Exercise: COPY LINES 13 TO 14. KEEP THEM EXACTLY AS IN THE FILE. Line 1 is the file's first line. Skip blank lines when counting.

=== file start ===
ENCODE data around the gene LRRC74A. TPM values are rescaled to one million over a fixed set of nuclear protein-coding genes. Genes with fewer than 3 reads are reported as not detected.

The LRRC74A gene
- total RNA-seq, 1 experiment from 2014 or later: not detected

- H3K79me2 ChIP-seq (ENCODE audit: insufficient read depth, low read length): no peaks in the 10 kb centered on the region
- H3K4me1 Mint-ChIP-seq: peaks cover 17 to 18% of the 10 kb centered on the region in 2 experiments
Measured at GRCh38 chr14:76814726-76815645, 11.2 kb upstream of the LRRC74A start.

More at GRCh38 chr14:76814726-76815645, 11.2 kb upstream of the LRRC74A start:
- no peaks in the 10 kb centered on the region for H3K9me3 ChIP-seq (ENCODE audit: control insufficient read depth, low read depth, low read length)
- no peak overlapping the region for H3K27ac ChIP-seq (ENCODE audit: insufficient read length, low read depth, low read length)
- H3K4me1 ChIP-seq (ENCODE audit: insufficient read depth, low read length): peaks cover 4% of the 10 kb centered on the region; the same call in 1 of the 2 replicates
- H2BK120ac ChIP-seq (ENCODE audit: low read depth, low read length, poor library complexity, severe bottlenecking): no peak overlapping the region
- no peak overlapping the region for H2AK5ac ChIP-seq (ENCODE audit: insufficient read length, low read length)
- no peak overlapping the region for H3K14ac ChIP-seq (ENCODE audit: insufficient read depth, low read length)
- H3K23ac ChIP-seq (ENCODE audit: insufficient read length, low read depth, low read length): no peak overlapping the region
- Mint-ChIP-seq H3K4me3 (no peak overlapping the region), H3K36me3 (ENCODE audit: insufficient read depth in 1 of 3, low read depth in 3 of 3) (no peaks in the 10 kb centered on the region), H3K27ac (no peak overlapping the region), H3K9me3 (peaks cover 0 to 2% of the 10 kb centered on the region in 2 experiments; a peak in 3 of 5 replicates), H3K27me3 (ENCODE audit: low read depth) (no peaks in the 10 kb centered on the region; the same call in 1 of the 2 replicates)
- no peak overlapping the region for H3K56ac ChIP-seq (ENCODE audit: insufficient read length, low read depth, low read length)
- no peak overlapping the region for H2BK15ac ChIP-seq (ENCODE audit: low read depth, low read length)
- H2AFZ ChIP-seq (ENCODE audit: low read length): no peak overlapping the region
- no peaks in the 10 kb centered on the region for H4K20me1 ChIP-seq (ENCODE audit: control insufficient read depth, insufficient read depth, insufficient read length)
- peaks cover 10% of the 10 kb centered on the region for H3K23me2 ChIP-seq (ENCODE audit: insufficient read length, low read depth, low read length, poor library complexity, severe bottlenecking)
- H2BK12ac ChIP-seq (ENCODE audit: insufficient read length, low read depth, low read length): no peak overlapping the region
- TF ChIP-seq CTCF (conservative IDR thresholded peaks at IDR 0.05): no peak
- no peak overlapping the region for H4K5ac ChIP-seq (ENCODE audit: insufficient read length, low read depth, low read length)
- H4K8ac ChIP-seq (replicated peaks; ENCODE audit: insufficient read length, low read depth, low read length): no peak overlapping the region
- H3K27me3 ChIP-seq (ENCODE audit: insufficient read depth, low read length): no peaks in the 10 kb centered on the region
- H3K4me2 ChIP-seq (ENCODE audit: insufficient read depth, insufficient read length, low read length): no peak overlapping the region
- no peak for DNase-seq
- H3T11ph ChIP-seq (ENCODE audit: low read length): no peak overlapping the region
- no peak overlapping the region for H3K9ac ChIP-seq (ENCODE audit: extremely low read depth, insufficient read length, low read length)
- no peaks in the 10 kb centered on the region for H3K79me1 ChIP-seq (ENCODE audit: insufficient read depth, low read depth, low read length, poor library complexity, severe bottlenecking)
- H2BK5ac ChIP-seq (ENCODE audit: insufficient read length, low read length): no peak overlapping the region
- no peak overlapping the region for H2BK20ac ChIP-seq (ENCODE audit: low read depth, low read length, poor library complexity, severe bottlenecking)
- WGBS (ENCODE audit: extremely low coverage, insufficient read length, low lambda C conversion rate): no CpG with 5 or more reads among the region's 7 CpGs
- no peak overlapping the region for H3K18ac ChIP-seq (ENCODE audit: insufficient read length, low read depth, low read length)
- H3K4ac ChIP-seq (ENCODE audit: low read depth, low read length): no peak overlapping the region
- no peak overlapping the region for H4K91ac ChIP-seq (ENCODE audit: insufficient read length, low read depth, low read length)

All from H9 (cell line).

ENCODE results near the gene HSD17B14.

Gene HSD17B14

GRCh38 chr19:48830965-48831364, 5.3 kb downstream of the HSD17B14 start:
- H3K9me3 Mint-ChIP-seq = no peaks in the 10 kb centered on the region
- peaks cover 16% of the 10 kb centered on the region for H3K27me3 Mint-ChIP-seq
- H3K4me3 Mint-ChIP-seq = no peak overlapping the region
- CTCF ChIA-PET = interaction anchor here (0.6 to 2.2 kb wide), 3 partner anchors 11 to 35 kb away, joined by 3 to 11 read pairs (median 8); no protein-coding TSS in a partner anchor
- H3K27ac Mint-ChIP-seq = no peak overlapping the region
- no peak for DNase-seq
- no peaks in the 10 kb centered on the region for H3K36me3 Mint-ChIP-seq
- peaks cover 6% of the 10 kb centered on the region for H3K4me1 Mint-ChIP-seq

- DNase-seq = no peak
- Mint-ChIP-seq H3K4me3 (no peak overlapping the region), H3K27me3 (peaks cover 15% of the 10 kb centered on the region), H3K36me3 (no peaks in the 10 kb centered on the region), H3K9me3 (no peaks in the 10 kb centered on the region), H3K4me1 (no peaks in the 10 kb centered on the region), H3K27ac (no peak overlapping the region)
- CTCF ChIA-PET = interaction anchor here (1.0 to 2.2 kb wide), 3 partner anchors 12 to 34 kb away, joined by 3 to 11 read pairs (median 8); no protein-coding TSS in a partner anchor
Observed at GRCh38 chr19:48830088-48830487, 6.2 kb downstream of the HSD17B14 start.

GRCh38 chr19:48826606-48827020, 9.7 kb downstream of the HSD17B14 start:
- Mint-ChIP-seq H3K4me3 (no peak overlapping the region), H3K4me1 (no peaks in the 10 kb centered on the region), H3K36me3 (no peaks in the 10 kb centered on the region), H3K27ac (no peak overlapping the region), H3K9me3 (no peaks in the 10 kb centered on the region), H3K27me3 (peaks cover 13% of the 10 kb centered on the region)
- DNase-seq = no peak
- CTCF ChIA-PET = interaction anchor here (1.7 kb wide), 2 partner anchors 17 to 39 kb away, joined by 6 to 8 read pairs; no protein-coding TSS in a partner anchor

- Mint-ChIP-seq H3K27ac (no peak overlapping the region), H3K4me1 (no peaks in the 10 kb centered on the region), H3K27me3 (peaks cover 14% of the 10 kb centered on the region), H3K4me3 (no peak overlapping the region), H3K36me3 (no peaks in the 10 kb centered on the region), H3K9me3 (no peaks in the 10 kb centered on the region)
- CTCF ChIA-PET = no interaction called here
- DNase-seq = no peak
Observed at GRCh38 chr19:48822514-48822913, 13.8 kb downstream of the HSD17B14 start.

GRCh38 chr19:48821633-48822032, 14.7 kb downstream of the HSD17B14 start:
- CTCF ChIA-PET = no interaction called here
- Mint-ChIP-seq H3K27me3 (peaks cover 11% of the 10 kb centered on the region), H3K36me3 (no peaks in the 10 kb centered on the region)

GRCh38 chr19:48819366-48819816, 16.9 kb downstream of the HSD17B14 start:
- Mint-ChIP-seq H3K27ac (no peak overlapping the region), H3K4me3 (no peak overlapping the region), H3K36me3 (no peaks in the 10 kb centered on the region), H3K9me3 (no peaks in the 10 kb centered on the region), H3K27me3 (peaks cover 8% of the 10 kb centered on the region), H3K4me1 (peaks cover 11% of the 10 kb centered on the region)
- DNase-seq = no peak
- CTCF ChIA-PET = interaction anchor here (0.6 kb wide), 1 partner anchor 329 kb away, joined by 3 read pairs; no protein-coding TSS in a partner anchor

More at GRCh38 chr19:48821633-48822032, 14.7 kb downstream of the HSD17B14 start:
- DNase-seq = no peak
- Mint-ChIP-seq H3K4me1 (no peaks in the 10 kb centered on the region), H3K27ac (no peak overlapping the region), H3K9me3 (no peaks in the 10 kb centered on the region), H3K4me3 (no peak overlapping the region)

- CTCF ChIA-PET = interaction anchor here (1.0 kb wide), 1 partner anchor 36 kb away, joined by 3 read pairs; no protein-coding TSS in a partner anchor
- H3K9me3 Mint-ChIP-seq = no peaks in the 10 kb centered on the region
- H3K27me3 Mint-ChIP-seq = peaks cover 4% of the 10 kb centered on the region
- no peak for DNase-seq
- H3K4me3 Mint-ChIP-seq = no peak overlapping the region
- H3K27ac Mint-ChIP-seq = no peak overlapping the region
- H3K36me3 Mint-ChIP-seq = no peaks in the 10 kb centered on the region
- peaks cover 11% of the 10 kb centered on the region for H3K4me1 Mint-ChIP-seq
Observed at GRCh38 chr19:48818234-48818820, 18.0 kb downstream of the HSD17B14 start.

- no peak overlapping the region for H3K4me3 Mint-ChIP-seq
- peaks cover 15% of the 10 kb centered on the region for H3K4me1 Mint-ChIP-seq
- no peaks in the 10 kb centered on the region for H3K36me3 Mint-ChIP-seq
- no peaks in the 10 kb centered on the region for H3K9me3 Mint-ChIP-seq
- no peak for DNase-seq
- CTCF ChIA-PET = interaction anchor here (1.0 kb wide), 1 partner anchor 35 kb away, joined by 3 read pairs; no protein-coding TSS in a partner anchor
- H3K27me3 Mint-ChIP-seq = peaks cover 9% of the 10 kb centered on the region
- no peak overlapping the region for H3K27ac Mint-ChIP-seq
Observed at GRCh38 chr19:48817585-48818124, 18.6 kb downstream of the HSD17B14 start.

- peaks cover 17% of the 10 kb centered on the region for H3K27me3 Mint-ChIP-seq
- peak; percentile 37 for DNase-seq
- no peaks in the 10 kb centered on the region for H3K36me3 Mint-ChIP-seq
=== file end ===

- no peak overlapping the region for H3K14ac ChIP-seq (ENCODE audit: insufficient read depth, low read length)
- H3K23ac ChIP-seq (ENCODE audit: insufficient read length, low read depth, low read length): no peak overlapping the region